Self Report of Close Friends and Revised


The Self Report of Close Friends was developed for the Seattle Social Development Project (O'Donnell, Hawkins & Abbott, 1995). The revised Self Report of Close Friends was modified for this project.

Abstract

The Self Report of Close Friends-Version III measure was adapted from an instrument developed for the Seattle Social Development Project (O’Donnell, Hawkins, & Abbott, 1995). The Fast Track Project original version of this measure was added to the child instrument battery in study year 8. The measure assesses characteristics of students’ best friends’ relationships. In year 8 of the Fast Track Project, students were asked to identify two best friends and answer questions regarding thoughts and feelings about the friend, commitment to the friend, and behaviors by the friend including delinquency, substance use, school motivation and parental attitudes toward the friend. Students were also asked to answer questions about these characteristics for their peer group in general.

In year 9 of the Fast Track Project, the measure was revised and used in all years thereafter. Instead of asking about the characteristics for the child’s peer group, the child is now asked about his/her third best friend. The revised version contains a total of 84 questions. The child is asked to answer 28 questions about each best friend, such as “How do you know your best friend,” “Do you enjoy spending time with this person,” and “Have the two of you ever sold drugs.” The same questions are repeated for each friend.

In year 14, the questionnaire was modified in order to remove questions related to school and relations with Police. Also, questions regarding marijuana and drug use were split, resulting in individual items. Consequently, the scales created in year 14 are fundamentally different than those used in years 13 and before. Longitudinal analyses of these scales are not possible beyond year 13, although scales for years 13 and 14, are comparable.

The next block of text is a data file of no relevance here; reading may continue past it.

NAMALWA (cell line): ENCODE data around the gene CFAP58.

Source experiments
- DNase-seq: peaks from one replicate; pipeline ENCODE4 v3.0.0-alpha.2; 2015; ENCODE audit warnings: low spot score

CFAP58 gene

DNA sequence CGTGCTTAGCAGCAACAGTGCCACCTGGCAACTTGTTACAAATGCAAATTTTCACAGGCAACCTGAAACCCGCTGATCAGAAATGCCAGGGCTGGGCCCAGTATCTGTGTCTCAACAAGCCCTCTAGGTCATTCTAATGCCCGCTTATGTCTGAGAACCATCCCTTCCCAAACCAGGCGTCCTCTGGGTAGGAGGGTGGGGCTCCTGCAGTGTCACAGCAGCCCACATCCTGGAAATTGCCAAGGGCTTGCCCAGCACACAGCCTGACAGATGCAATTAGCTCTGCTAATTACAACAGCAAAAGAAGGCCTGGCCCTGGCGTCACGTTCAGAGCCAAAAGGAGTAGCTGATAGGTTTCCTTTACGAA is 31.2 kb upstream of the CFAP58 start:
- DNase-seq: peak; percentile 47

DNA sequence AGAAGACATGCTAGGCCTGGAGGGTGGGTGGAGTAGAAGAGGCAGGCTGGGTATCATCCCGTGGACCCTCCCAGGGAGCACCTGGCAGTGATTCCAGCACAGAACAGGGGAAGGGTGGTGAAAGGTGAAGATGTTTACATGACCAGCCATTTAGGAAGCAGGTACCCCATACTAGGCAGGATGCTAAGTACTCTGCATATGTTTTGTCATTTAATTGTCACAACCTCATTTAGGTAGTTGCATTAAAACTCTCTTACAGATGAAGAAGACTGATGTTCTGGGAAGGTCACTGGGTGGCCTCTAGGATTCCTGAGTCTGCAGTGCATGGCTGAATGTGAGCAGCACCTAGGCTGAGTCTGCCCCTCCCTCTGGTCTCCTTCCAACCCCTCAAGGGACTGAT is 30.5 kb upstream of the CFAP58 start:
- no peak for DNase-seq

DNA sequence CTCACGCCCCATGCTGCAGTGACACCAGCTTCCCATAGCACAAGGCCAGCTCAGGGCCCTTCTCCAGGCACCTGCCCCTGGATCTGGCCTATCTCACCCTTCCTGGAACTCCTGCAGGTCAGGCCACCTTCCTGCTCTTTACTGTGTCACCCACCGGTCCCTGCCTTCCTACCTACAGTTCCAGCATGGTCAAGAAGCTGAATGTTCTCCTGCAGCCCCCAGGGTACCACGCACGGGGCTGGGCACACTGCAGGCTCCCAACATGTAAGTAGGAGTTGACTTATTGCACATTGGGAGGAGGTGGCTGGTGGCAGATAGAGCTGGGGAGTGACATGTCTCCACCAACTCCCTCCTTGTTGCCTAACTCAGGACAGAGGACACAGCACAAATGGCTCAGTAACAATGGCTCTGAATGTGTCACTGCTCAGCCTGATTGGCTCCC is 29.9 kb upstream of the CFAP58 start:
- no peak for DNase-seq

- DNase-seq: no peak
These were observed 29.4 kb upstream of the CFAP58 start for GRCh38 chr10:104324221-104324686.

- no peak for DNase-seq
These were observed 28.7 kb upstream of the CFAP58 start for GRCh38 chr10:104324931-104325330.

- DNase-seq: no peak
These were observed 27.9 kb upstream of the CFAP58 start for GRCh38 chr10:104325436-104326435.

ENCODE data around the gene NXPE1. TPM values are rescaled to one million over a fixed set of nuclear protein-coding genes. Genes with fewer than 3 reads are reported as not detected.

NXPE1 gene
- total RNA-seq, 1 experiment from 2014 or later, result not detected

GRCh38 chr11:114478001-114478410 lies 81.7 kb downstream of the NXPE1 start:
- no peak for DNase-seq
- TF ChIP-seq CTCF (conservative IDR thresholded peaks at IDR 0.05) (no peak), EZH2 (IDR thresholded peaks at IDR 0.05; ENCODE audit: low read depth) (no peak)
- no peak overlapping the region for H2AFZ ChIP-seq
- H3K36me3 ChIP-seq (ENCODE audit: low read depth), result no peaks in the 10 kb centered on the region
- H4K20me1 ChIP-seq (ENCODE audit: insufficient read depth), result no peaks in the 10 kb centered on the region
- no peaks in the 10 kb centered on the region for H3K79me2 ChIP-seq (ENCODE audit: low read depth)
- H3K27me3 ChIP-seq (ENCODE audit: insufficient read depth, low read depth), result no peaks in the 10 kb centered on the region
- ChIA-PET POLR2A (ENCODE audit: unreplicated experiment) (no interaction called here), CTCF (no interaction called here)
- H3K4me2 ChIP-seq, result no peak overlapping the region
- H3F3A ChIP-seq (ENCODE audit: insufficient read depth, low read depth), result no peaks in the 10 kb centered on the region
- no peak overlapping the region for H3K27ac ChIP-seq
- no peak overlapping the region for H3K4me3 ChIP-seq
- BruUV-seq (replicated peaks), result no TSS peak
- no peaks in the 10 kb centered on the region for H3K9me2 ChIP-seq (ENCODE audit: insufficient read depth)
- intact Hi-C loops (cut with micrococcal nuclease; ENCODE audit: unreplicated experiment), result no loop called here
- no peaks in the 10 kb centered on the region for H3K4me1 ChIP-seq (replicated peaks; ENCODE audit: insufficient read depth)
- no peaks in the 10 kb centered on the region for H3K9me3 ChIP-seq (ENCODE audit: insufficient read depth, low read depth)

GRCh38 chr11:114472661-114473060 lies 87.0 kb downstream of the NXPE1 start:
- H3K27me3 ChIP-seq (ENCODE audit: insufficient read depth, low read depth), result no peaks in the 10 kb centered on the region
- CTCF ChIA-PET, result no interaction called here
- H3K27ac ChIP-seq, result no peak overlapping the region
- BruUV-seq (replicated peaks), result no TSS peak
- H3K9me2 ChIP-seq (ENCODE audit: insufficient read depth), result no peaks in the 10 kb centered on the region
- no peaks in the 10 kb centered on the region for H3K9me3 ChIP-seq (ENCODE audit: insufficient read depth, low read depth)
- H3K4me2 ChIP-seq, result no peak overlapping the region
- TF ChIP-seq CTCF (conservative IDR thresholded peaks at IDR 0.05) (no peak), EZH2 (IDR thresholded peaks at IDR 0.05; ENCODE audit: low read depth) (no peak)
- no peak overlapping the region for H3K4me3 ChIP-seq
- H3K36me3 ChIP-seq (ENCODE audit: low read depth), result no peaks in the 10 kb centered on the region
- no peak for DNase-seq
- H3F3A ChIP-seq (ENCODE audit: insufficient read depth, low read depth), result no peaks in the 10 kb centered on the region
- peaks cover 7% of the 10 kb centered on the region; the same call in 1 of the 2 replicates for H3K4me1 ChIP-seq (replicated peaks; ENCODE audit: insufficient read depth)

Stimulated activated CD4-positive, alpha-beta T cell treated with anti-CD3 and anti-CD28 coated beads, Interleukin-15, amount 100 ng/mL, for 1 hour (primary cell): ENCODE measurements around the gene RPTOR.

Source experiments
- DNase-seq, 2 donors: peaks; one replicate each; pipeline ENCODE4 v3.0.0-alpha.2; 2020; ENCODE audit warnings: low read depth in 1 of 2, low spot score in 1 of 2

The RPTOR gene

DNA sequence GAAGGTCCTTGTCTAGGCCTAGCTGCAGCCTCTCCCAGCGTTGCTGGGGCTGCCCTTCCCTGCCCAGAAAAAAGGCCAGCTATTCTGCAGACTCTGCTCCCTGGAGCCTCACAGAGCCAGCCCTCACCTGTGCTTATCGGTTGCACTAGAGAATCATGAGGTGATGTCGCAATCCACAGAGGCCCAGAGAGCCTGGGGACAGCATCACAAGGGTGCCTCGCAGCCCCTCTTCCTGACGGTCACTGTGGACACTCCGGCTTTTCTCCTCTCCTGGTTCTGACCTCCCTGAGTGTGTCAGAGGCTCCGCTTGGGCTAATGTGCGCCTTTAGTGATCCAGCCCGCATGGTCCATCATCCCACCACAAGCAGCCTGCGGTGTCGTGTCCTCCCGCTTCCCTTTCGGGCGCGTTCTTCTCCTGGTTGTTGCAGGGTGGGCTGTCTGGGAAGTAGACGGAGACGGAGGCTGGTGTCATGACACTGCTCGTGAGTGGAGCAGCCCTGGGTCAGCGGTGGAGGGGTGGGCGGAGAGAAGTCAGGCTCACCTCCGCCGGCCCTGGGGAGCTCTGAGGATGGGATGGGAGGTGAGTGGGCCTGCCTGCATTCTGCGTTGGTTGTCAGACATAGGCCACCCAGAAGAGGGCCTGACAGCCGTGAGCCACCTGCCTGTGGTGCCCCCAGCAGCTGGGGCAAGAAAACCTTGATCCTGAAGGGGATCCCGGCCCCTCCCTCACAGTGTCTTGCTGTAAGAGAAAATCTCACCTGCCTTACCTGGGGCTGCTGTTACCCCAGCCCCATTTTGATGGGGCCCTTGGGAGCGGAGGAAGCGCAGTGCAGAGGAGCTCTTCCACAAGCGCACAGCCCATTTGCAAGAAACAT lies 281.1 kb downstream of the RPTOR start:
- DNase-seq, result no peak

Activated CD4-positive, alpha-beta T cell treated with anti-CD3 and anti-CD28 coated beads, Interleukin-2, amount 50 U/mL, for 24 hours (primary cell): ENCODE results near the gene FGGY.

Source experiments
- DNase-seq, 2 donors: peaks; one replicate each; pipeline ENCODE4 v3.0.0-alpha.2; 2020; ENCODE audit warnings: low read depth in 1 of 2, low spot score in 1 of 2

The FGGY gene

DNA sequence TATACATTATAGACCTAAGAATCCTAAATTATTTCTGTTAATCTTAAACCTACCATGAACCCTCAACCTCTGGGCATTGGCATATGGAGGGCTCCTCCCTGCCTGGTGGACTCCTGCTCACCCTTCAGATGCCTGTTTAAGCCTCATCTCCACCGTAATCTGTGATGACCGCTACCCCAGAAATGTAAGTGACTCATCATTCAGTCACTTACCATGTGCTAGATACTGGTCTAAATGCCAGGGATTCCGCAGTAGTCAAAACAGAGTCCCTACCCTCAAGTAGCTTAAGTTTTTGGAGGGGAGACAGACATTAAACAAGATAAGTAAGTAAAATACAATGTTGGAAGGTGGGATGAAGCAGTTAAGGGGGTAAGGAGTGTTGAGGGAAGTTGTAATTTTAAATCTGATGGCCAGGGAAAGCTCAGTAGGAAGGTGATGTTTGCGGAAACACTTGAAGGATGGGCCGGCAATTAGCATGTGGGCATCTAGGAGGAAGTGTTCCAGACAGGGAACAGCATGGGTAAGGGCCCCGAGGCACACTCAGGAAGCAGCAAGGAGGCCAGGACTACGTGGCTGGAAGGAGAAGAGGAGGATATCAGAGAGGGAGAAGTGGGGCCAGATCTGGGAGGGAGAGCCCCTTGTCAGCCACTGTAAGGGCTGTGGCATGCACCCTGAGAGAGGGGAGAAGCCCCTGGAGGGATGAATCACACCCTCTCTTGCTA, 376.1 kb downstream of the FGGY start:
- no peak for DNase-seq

The items in this instrument can be grouped to assess four different constructs of children’s friendships for their first, second, and third best friends (Bonding, Deviance and Substance Abuse, Substance Abuse, and Deviant Activities). In addition, each of these constructs is also assessed across all three friendships for four total scores: Total Bonding, Total Deviance and Substance Abuse, Total Substance Abuse, and Total Deviant Activities.

The individual scales for the items vary; a number of questions use yes/no responses, while other questions use scales such as 1 (“Very Much”) to 4 (“Not at All). Because of this variation in scaling, items used in the scales were standardized; these items have a “z” added to the item name to indicate that they were standardized. In addition, a number of items were reversed-scored in order to indicate high scores for the scales; these items have an “R” added to the item name to indicate that the item was reversed-scored.

Three new dichotomous variables were created to be able to examine whether the students’ best friends were of the same sex or of the opposite sex. These variables were not included in any of the scales. Additionally a final question in the instrument assesses whether the nominated best friend is also a romantic partner.

Bonding scales as wells as Total Bonding Across Friends are skewed to high values. The rest of the scales Deviance and Substance Abuse, Deviant Activities and Substance Abuse and their respective Totals Across Friends were negatively skewed.

A number of scales showed floor effects. The user is encouraged to examine all scales with care. In general, the scales collapsed across friends have higher internal consistency estimates, at least in part as a result of the greater number of items. Most items are straightforward in use and interpretation. The scale can be used in two ways. The first is to use the factors identified in this report. The second is to use individual items or create other scales.

Dataset Names

Raw Dataset Name: CyBN
Scored Dataset Name: CCVySCc

Keywords

Friendship, Peer Relationship, Alcohol Use, Drugs, Smoking, Illegal Behaviors.